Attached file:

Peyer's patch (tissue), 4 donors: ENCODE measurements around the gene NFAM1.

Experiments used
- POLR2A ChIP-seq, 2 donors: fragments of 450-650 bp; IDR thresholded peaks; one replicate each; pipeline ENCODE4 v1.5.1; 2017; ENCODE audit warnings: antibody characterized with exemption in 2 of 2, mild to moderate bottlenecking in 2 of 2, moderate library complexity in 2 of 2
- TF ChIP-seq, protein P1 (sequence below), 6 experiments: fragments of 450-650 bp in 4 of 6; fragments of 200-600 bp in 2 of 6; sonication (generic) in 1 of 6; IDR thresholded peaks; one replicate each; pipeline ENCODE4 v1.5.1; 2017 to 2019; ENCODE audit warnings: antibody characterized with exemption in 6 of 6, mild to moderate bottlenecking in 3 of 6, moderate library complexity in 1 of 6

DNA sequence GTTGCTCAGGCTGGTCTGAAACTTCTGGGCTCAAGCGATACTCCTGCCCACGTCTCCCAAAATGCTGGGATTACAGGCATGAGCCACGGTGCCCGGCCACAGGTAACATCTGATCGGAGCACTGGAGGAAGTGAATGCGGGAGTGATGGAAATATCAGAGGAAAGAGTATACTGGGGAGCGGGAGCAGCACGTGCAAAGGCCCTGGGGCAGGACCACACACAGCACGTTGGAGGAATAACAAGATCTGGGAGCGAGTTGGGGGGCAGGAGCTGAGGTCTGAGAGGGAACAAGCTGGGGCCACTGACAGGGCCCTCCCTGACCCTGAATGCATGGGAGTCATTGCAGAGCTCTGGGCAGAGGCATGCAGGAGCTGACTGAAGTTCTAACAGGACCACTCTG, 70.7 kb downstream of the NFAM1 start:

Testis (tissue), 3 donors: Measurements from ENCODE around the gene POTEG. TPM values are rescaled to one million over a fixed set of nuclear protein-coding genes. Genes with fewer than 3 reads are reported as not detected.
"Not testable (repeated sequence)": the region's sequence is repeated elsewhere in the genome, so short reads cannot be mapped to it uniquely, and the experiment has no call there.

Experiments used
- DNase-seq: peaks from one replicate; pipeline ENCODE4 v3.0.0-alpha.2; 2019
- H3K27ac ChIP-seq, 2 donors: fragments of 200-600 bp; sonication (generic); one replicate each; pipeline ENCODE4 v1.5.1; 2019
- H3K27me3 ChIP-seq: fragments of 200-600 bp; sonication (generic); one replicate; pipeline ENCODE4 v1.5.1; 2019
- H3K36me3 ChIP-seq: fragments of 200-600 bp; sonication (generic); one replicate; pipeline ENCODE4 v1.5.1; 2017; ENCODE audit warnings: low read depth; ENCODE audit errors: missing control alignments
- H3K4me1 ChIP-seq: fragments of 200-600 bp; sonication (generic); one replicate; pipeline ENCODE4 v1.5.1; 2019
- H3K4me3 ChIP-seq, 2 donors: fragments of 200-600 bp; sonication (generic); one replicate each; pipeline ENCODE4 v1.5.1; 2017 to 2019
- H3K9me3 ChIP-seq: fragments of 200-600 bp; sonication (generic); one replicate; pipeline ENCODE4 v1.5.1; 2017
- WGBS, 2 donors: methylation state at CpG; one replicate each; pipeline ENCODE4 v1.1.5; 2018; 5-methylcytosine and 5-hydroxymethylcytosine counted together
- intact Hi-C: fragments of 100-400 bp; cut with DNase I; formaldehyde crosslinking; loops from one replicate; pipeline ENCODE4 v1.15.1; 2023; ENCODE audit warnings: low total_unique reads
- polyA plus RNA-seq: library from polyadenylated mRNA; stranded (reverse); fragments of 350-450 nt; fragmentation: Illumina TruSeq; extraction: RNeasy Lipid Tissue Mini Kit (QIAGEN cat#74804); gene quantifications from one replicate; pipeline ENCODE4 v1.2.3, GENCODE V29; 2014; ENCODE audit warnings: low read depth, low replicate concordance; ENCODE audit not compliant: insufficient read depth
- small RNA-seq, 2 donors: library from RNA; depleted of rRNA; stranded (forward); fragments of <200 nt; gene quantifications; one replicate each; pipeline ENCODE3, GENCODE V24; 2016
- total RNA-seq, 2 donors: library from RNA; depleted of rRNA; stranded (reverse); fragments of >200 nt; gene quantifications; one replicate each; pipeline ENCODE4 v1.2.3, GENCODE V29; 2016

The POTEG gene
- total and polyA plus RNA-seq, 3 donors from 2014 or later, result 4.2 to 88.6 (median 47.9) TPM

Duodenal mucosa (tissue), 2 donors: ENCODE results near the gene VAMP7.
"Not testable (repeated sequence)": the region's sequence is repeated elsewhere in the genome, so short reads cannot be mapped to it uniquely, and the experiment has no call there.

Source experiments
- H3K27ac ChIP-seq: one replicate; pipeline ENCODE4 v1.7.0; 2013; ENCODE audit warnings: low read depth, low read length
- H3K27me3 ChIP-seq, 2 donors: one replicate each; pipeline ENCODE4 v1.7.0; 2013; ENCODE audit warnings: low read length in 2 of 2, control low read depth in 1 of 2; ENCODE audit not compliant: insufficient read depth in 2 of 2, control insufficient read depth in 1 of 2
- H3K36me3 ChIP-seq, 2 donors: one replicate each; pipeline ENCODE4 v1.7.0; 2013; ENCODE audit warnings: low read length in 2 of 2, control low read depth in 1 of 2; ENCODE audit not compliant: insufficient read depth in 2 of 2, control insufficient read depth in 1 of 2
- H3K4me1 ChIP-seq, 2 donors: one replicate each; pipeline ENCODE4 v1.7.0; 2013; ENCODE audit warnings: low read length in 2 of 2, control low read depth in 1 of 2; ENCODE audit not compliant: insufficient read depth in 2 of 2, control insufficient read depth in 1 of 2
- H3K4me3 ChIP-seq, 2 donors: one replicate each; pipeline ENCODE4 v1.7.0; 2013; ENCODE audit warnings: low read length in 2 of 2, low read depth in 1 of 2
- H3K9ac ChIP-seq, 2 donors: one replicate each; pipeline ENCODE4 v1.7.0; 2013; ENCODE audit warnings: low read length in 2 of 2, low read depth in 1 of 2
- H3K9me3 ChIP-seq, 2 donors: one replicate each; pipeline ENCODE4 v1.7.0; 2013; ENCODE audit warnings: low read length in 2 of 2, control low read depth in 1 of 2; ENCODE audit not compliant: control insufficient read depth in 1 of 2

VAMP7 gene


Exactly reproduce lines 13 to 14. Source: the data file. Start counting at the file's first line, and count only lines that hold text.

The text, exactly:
- H3K4me1 ChIP-seq: fragments of 200-600 bp; sonication (generic); one replicate; pipeline ENCODE4 v1.5.1; 2019
- H3K4me3 ChIP-seq, 2 donors: fragments of 200-600 bp; sonication (generic); one replicate each; pipeline ENCODE4 v1.5.1; 2017 to 2019